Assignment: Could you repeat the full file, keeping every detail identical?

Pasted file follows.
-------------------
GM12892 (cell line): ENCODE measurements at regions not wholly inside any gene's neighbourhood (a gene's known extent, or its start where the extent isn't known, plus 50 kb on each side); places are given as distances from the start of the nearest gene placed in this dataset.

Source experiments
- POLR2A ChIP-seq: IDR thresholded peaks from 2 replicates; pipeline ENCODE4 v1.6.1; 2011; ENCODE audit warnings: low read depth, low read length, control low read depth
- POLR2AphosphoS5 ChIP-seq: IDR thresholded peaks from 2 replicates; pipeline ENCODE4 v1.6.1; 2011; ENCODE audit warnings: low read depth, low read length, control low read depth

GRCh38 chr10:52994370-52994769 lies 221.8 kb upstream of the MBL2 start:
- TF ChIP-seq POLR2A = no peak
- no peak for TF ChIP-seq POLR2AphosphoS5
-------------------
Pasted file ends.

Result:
GM12892 (cell line): ENCODE measurements at regions not wholly inside any gene's neighbourhood (a gene's known extent, or its start where the extent isn't known, plus 50 kb on each side); places are given as distances from the start of the nearest gene placed in this dataset.

Source experiments
- POLR2A ChIP-seq: IDR thresholded peaks from 2 replicates; pipeline ENCODE4 v1.6.1; 2011; ENCODE audit warnings: low read depth, low read length, control low read depth
- POLR2AphosphoS5 ChIP-seq: IDR thresholded peaks from 2 replicates; pipeline ENCODE4 v1.6.1; 2011; ENCODE audit warnings: low read depth, low read length, control low read depth

GRCh38 chr10:52994370-52994769 lies 221.8 kb upstream of the MBL2 start:
- TF ChIP-seq POLR2A = no peak
- no peak for TF ChIP-seq POLR2AphosphoS5